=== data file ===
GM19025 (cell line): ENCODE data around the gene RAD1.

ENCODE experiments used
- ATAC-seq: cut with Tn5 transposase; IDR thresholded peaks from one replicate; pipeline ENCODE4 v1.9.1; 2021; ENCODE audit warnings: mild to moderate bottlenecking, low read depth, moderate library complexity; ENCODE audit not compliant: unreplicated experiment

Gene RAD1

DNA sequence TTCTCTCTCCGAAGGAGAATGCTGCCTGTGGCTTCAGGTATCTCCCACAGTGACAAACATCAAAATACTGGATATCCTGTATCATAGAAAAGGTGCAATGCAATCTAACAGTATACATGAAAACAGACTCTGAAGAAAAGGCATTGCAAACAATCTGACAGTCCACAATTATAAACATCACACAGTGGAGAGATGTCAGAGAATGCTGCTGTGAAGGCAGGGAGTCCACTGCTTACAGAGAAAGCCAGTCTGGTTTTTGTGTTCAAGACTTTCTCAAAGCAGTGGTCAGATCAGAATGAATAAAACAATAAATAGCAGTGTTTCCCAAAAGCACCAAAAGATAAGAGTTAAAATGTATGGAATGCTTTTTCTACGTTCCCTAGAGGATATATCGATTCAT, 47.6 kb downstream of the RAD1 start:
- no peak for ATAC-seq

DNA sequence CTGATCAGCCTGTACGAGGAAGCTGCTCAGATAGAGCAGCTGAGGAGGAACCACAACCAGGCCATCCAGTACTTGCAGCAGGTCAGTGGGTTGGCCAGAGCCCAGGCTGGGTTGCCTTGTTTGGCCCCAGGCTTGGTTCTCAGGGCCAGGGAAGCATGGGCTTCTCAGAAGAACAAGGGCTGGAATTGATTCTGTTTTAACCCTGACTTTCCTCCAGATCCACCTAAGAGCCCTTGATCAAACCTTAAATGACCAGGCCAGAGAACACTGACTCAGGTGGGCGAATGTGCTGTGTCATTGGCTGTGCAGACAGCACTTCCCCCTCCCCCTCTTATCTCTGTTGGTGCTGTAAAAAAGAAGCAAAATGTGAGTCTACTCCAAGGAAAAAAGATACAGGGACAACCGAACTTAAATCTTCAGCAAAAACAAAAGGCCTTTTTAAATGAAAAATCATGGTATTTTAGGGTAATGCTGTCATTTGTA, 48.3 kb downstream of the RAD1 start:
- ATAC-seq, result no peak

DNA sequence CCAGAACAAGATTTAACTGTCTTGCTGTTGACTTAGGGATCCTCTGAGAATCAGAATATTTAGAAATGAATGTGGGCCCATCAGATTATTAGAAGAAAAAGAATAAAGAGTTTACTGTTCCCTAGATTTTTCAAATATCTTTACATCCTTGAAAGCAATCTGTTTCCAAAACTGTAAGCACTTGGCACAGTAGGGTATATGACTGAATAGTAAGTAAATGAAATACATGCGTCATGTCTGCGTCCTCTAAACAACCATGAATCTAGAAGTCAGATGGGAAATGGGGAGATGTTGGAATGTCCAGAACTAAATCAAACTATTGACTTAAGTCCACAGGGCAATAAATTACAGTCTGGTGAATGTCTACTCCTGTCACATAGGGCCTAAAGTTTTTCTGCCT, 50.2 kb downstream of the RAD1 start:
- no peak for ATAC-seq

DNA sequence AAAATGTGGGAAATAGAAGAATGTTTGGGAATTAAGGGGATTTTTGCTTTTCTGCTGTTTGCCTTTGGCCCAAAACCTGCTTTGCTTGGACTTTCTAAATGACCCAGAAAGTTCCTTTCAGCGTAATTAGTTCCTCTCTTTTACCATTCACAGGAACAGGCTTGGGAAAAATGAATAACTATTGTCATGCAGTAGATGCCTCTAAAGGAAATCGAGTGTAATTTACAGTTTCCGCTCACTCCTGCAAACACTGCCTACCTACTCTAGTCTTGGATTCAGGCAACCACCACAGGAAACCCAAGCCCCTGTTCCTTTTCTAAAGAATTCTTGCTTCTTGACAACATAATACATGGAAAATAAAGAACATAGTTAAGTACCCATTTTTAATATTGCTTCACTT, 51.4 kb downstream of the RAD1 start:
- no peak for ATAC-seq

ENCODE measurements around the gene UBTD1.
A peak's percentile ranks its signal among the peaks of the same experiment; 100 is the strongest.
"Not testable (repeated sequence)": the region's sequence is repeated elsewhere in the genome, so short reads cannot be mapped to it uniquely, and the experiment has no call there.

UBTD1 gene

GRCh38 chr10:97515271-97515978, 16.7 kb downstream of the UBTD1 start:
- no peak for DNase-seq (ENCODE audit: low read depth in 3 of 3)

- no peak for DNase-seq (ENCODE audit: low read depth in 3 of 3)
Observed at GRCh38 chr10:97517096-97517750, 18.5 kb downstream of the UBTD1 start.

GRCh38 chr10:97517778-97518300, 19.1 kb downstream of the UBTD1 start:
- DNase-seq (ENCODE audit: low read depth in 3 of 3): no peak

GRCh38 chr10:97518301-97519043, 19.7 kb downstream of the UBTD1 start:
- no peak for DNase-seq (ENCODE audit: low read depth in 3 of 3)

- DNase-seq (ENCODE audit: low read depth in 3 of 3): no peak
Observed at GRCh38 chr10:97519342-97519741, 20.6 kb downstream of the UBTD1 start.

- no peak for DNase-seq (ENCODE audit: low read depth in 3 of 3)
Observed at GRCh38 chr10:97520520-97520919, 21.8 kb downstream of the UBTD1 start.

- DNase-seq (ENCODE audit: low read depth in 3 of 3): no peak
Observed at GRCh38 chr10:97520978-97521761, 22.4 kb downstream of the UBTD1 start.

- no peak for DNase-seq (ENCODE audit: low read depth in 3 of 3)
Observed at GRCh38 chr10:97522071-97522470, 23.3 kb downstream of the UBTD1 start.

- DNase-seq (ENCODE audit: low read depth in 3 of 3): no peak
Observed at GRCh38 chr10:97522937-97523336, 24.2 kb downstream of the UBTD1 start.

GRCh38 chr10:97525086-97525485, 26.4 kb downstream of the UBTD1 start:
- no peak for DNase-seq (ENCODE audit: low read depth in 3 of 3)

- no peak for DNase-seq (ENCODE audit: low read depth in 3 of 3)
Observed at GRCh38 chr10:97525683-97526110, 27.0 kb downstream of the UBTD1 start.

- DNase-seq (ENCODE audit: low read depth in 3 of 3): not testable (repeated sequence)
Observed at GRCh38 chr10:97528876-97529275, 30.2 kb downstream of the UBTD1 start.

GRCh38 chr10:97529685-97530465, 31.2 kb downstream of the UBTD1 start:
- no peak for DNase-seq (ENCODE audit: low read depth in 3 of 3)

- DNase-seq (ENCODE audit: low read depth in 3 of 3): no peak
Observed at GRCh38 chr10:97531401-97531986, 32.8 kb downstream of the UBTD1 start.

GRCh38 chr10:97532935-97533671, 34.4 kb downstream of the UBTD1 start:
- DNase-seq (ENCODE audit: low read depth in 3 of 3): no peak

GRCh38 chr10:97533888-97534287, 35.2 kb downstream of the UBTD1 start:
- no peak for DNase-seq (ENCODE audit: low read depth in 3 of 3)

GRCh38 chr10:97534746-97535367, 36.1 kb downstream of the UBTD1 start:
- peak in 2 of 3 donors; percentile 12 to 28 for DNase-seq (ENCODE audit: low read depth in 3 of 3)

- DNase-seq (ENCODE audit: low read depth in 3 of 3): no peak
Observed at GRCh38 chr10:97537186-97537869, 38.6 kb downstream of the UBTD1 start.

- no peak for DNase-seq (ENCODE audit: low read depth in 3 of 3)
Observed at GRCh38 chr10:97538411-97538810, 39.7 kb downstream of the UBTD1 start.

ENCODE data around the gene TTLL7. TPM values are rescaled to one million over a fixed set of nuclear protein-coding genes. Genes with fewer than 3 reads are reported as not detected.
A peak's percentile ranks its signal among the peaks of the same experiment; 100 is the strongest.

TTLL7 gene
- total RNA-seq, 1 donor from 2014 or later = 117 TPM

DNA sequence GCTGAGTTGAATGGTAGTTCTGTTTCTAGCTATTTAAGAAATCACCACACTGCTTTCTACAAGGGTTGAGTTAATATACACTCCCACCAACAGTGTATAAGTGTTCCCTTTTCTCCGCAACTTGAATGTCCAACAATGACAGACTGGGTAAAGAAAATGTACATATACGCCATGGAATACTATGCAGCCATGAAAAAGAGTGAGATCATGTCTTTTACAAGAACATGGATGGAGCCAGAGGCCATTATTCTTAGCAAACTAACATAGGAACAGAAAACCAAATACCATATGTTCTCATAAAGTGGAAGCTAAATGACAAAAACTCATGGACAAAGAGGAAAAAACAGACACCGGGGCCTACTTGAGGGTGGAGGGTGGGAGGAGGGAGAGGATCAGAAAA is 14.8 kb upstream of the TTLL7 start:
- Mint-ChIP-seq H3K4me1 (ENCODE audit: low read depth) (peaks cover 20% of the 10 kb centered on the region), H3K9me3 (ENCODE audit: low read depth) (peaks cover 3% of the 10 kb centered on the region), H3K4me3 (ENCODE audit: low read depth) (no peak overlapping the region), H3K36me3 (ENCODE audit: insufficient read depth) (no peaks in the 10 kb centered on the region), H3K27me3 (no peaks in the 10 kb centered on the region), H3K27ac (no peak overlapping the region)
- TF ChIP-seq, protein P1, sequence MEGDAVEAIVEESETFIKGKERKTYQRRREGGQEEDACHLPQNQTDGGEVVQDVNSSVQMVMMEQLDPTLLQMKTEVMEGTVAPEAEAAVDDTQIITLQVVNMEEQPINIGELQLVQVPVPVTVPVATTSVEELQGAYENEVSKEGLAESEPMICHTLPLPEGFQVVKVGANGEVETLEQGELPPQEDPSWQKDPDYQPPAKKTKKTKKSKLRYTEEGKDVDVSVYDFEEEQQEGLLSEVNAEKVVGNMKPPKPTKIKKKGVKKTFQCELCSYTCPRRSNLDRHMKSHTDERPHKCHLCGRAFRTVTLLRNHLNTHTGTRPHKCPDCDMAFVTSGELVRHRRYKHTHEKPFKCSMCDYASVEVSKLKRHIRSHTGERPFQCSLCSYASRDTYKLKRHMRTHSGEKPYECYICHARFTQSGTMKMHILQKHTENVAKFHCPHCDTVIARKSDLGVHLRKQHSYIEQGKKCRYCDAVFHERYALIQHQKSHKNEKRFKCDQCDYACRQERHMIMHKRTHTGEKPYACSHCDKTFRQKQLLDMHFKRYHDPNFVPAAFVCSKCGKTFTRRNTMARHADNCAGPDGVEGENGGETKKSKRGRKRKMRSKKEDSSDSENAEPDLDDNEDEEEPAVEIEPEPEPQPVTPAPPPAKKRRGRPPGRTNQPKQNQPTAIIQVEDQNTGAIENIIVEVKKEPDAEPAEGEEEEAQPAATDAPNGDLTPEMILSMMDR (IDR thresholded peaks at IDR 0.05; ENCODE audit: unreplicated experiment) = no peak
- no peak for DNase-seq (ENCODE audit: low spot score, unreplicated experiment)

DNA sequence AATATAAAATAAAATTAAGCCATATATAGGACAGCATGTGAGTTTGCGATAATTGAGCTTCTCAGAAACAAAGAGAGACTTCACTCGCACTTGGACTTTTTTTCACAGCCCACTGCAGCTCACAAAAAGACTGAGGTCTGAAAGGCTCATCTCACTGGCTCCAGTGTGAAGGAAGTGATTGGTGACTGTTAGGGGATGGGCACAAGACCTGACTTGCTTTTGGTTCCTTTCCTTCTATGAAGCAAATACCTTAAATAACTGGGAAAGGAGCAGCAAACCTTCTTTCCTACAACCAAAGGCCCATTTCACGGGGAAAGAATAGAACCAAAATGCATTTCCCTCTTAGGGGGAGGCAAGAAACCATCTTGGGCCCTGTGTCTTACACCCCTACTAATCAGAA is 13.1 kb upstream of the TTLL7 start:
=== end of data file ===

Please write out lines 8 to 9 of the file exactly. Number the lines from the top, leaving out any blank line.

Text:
- ATAC-seq, result no peak

DNA sequence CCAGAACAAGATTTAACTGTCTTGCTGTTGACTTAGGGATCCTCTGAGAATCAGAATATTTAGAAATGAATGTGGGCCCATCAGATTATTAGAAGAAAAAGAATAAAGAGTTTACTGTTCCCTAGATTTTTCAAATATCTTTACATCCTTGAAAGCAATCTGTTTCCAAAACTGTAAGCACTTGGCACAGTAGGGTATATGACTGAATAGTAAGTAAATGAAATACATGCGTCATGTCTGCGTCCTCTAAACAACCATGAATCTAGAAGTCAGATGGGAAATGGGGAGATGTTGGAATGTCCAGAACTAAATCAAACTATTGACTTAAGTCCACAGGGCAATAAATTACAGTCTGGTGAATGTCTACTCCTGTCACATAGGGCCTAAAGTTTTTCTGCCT, 50.2 kb downstream of the RAD1 start: